The center $S$ of the circumscribed circle $q$ of $\triangle ABC$ is the intersection point of the bisectors $s_1,s_2,s_3$ of the sides $\overline{AB},\overline{BC}$ and $\overline{AC}$ respectively. Furthermore, $\underline{\text{each side bisector is parallel to one of the sides of the triangle}}$, i.e., $$s_1\parallel\overline{AA'}\ \&\ s_2\parallel\overline{BB'}\ \&\ s_3\parallel\overline{CC'} $$

If the orthocenter $T$ is an orthogonal projection of the point $P_2$ onto the directrix $x=-\frac{p}2$ of the parabola, and if the circumscribed circle $q$ really passes through the focus $$\boxed{F\left(\frac{p}2,0\right)\ \text{or}\ F\left(\frac{p}2+x_0,y_0\right)}$$ then $|TP_2|=|P_2F|$.

Picture: enter image description here

zoomed: zoomed just in case According to the notation in the picture: $$\begin{aligned}\measuredangle AA'B&=\measuredangle A'CT=\measuredangle BFL\\\measuredangle B'TA&=\measuredangle ACA'=\measuredangle AFB\end{aligned}$$ I can see: $$\triangle AB'T\sim\triangle BB'C\sim\triangle A'AC\sim AFB'$$ In particular: $\boxed{\triangle AB'T\cong\triangle AFB'\implies\ |TB'|=|B'F|\implies\triangle TFP_2\ \text{is isosceles}\ \implies |TP_2|=|P_2F|\ }$

Also: we can prove the orthogonal projections of the focus onto the three tangents belong to the tangent passing through the vertex of the parabola, meaning those projections are collinear, which, by the Simson theorem, implies the focus belongs to the circumcircle of the triangle.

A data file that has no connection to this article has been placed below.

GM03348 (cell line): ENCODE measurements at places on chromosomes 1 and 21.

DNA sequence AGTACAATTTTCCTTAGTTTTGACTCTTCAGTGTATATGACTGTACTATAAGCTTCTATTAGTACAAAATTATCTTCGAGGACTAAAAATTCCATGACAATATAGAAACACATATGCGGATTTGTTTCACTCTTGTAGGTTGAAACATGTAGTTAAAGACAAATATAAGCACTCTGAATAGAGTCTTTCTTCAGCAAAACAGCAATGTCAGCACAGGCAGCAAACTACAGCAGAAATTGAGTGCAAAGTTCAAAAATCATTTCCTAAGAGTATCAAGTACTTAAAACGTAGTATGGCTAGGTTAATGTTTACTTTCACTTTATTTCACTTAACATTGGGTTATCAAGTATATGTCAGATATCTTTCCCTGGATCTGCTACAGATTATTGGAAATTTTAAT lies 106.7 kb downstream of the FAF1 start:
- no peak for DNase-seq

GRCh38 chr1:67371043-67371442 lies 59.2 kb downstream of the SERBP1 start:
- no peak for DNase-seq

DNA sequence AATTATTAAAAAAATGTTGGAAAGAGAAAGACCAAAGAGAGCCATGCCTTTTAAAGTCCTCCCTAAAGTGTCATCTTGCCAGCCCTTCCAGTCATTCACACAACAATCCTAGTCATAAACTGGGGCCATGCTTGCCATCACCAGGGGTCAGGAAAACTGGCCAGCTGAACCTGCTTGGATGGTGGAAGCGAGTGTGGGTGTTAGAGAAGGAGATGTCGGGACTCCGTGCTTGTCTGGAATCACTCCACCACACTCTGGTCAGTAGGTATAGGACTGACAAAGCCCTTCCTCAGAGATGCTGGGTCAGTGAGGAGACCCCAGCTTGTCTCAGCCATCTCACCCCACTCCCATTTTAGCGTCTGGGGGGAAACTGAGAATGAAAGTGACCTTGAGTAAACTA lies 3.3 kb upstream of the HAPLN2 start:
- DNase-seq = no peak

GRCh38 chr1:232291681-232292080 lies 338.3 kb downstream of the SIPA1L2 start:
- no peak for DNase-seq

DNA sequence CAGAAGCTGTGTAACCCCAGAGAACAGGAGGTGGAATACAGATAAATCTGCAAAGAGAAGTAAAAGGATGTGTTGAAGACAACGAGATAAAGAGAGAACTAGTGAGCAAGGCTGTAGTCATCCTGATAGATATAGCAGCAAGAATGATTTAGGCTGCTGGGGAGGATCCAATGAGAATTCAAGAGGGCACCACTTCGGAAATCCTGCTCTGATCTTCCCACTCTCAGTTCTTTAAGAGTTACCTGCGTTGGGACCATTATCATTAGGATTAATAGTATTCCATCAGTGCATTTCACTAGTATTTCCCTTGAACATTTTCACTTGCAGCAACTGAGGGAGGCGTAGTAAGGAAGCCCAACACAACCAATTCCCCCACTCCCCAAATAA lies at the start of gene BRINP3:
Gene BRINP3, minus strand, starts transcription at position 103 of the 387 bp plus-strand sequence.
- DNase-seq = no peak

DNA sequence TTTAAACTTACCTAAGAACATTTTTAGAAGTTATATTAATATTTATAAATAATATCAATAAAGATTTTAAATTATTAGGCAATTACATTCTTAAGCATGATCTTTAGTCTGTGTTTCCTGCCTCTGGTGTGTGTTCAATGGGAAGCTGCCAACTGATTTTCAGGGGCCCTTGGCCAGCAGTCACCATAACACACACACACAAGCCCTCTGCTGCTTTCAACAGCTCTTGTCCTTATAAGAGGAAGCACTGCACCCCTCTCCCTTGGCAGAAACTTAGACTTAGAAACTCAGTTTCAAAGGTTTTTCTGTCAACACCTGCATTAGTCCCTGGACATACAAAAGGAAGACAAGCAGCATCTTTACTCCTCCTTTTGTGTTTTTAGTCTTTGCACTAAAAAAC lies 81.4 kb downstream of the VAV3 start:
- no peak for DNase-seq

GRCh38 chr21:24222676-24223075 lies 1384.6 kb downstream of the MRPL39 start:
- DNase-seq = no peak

May I ask for advice on solving this task and improve the parts I might have done correctly to be concise as possible? Thank you in advance!

P. S. I found a related paper, but almost none of the information has been covered in our official literature.

Just in case, I found an answer by @JeanMarie recalling the fact the orthocenter of the observed triangle lies on the directrix of the parabola, but I couldn't think of proof.

Update on a special case:

I've also read the directrix is the set of all the points in the plane we can draw two mutually perpendicular tangents from (which can be proven via Vieta's formulae and the condition of tangency). In a right-triangle, the orthocenter is obviously in the vertex opposite to the hypothenuse.


1 Answer 1


The second request easily follows from this theorem (see here for a proof):

The exterior angle between any two tangents is equal to the angle which either segment of tangent subtends at the focus.

It follows that $\angle CFP_2=\angle BCA$ and $\angle AFP_2=\angle CAB$, whence: $$ \angle CFA=\angle BCA+\angle CAB=\pi-\angle ABC. $$ Focus $F$ lies then on circle $ABC$.

enter image description here

  • 3
    $\begingroup$ (+1) I discovered that this interesting result is called Lambert theorem $\endgroup$
    – Jean Marie
    Commented May 3, 2022 at 7:25
  • 1
    $\begingroup$ See as well here and here and $\endgroup$
    – Jean Marie
    Commented May 3, 2022 at 7:32